Why the marketing campaign is dead and what should replace it

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Remember WhatsApp? They built a $20 billion company — without running a single marketing campaign. As AOL co-founder Steve Case noted on Mashable:

WhatsApp built its massive audience with no traditional advertising or marketing. They just created an awesome app and made it compelling enough (and easy enough) for people to tell their friends.

Do I think this strategy would work for most companies? Probably not. But the point is that today, user acquisition and customer growth aren’t (just) about marketing. And they’re certainly not (just) about marketing campaigns.

Instead, successful marketing is about building assets and systems that drive growth — whether that’s an amazing customer service experience, a growth hacking mindset or an incredible product.

Programs, not campaigns

Many marketers think in terms of campaigns. Start with an idea or product, come up with a marketing plan, develop the messaging and creative, and you’re done. The problem is, once you’re finished, you’re already chasing the next campaign. (I’ve copied the idea for this diagram, and the following, from consultant Steve Seager.)

When you run a campaign, you get a temporary boost in your key metrics. But mostly, you can expect to go back to where you started once the effects of your campaign have worn off. Rare is the campaign that’s truly evergreen, that stays relevant forever. But compare a more iterative approach:

The iterative approach gives you better results over the long term. And today, marketers can iterate much more easily — we have data about what works and what doesn’t, and that data comes to us in real time; we don’t need to wait months, or even minutes, to start thinking about the next iteration.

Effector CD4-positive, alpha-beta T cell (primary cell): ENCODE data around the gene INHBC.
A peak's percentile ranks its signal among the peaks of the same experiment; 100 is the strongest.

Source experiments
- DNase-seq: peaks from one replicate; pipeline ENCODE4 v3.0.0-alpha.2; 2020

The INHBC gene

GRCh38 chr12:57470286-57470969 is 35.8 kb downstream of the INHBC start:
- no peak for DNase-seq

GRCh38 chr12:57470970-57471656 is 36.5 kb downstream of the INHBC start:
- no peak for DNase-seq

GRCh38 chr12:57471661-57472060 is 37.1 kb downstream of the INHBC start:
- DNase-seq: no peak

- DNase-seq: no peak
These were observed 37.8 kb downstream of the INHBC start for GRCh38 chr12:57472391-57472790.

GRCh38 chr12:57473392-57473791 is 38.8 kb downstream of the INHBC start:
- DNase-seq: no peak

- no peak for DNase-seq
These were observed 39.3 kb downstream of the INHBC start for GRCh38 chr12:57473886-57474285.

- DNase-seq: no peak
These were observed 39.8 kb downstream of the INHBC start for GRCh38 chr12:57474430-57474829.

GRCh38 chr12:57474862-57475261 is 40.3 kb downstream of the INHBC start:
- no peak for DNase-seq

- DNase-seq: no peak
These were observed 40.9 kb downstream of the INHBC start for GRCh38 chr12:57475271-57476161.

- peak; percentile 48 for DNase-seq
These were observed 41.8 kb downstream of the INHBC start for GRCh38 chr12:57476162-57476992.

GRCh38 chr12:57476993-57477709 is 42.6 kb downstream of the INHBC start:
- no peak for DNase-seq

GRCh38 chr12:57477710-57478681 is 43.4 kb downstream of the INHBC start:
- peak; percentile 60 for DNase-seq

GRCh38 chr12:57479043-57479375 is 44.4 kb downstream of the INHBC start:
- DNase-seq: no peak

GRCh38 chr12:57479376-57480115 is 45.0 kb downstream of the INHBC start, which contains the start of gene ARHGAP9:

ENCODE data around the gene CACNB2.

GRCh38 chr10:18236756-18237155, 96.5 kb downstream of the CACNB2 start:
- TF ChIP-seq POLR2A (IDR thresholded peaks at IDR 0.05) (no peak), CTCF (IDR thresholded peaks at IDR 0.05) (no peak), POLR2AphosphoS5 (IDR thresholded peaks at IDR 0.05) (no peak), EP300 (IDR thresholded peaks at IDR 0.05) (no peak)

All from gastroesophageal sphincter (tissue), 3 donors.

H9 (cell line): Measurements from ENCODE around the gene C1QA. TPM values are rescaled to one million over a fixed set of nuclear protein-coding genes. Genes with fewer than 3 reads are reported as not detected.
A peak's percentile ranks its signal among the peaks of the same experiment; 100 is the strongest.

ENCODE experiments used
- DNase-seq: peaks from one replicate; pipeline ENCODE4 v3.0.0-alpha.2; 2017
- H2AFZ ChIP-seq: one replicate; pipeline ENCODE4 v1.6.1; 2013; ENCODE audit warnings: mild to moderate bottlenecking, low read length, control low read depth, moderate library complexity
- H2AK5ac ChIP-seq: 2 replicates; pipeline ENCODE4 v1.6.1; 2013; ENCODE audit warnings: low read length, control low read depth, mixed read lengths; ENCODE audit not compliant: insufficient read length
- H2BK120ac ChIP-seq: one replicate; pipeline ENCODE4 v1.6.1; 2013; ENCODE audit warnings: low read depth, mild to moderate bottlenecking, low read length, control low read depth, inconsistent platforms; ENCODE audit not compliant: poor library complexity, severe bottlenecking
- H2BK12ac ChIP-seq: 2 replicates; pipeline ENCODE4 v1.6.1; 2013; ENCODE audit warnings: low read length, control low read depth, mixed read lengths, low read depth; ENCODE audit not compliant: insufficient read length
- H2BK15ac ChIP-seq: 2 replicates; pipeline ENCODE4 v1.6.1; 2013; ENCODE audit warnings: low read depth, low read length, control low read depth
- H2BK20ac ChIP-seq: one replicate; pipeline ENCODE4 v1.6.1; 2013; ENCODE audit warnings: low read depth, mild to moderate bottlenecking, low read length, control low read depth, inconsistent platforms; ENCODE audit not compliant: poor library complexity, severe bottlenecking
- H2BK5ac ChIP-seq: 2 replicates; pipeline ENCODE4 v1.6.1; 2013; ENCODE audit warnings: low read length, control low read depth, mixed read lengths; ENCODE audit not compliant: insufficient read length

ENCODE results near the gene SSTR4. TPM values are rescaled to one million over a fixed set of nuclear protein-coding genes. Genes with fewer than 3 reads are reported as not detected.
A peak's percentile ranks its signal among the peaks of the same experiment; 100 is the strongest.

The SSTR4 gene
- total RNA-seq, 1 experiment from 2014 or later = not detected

The way to get out of this trap is to think about marketing in terms of programs — algorithms, assets, ongoing optimization — rather than as campaigns.

Why programs work

Why are programs the right way to think about modern marketing? Four reasons.

1. Data is key to effective marketing

Let’s take paid search as an example. For paid search to work well, you need lots and lots of data about:

  • what keywords are effective.
  • how you should bid on them.
  • how your landing pages are working.
  • and so on.

This data can only be accumulated with time and consistency. And it’s not just you who accumulates data — it’s Google, too. Google learns over time how well your ads are working and who it can show them to most effectively. And it calculates its “quality score” — which directly influences how much an ad costs you to run — based on the behavior it sees from your website visitors.

The need to gather data is key for any digital marketing effort — whether it’s search marketing, website performance or marketing to your database.

2. Evergreen content rules

Think about all the steps that go into producing a single digital asset — copywriting, graphic design, production, marketing automation and so on. It can easily take dozens or even hundreds of hours.

[Read the full article on MarTech Today.]

Some opinions expressed in this article may be those of a guest author and not necessarily Marketing Land. Staff authors are listed here.

About The Author

Justin is an independent marketing consultant. He specializes in customer acquisition, marketing technology, and marketing analytics for enterprise software companies. He has previously led digital marketing functions at fast-growing organizations, including enterprise unicorn MongoDB and Gates Foundation grantee One Acre Fund. Justin has an MBA from the Wharton School in Entrepreneurial Marketing, and lives in sunny Portland, Oregon.


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